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socket set for home trail bike maintenance

Discussion in 'Bling and Appearance' at netrider.net.au started by buckerooni, Sep 10, 2008.

  1. Hey All,

    I've got some general tools in a toolbox from my mountain bike days (allen keys, pliers, adjustable spanners, some combo spanners) but it is falling short when I start tinkering with the motorbike.

    The type of stuff I will be doing will be general maintenance, suspension tuning (external stuff), general tinkering and changing wheels (probably NOT tires!).

    It looks like a socket set may be the best place to start, but am wondering about sizes - do I only need metric? Here's one I was looking at :


    what do you think - does this contain most of the sizes I'll need?

    I've done a bit of searching around and it looks like kincrome get a pretty good wrap for quality/value/warranty for home use. any feeback on this also appreciated.

  2. Looks good, 3/8" good maximum size for bikes. Only have 1/4 and 1/2" - the latter being fine for cars, but that bit heavy and too much leverage for soft bike cases.

    You can get a tyre lever with large ring spanner for your rear wheel, get two more tyre levers and you'll be coverd to change tyre on the trail if ya have to. Carry spare tube 19" can do both front and rear.
  3. Your toolkit will probably never be complete.
    To start out that set looks good to me, as long as your bike uses metric sockets.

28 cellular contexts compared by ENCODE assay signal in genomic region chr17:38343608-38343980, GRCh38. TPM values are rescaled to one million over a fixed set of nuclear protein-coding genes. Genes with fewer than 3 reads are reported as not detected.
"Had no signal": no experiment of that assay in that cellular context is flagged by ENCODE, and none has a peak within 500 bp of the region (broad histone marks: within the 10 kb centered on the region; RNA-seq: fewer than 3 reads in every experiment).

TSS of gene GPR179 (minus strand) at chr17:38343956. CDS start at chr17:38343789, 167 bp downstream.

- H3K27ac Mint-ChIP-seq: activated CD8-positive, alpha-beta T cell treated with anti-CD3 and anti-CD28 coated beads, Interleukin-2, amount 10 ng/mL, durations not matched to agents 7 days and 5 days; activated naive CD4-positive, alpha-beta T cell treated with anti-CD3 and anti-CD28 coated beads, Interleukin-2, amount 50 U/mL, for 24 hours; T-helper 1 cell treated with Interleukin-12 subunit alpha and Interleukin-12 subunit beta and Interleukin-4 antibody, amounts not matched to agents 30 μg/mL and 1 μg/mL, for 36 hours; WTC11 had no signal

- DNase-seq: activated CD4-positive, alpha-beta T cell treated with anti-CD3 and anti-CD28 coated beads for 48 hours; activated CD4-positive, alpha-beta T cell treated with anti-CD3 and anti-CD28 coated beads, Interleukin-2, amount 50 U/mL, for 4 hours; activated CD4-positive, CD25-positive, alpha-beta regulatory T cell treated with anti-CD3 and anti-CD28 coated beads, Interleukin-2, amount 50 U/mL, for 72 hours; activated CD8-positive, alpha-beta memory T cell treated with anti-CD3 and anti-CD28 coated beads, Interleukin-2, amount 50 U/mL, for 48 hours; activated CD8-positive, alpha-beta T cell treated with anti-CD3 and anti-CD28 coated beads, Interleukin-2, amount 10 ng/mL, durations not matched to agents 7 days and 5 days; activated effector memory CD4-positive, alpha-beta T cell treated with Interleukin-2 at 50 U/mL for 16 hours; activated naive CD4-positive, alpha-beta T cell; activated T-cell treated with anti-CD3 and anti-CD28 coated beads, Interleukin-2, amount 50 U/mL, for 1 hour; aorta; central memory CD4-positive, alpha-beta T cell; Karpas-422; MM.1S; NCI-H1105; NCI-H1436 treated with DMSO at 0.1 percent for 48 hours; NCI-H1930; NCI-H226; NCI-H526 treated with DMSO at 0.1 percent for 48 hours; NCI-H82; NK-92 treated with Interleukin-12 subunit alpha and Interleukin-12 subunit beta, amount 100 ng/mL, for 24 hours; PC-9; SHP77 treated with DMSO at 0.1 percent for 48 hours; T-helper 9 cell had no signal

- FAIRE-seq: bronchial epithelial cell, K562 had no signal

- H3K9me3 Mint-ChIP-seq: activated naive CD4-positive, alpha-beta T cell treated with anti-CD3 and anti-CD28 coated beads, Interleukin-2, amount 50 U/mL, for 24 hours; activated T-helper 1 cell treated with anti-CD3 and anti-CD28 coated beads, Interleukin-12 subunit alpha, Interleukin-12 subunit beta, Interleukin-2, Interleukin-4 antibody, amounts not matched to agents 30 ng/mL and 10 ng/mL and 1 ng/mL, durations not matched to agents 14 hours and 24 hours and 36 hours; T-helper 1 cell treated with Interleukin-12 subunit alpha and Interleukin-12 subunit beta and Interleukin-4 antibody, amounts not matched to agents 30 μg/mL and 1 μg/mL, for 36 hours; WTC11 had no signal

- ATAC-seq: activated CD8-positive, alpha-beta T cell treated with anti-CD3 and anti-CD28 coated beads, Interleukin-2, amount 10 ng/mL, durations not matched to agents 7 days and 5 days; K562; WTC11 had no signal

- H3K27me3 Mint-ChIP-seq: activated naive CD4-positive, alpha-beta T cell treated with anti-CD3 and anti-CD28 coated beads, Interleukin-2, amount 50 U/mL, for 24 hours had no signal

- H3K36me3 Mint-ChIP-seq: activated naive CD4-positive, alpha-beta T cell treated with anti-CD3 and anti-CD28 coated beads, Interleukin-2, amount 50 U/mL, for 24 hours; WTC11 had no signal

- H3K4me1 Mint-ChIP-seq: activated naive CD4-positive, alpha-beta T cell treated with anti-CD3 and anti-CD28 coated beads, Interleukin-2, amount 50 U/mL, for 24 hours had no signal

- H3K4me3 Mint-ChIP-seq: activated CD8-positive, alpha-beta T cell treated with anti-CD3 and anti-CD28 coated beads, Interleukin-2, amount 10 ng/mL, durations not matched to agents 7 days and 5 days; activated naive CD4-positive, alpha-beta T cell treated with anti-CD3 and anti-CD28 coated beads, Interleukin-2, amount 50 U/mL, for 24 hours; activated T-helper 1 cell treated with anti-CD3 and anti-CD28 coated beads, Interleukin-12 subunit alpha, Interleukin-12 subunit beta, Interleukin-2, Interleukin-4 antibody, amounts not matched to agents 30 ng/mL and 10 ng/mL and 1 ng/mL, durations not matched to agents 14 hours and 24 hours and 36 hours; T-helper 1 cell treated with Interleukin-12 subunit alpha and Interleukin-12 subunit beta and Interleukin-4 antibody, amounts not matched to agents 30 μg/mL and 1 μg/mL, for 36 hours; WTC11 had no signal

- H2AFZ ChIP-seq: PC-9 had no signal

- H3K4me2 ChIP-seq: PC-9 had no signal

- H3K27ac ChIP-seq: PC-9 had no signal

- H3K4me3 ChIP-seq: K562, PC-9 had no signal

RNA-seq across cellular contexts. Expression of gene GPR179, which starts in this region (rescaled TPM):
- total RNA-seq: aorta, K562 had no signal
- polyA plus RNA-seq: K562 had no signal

There's a millions pieces you could buy and the best way is to start with the basic set, then buy the tools you need for the job at hand (since they change with the job/bike).
    With bikes a lot of the time you need/want the right tool - for instance if they say a certain sized star screwdriver they usually mean it - or you'll be spending all your time trying to remove the stripped screw or whatever. :oops:
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  5. You probably should add tyre levers to the toolkit, you never know when you'll be needing to change a tube out in the middle of no where and it would be an unplesant ride with a flat. The best way to learn to do this is to change your own tyres at home while you have time, patience and your not half dehidrated.
    and use alot of soapy water while your learning.
  6. Adding to the other thread. I started out about 5 years ago with a $900 odd ex-apprentice-mechanic Kincrome tool set, and have been building from there. Bearing shops and Total Tools are good for odd sizes. If you after cheap but last longer then a week, I'm pretty impressed by SuperCheap's Home brand, they appear to be semi-decent quality.

    And Supertool and ChromeTech is made by Kincrome, which I believe is owned by Stanley. Although it is made in thailand, it's all still quality steel. And "sure-grip" rubbery handled screwdrivers rock.
  7. your toolkit grows with everything you do. mine gets a new friend every week or so these days. the kincrome stuff is pretty good as they are copies of snap-on.. ive put some of there stuff through hell and is still holding up. just make sure you know where your tools are so you dont accuse your mates of stealing them.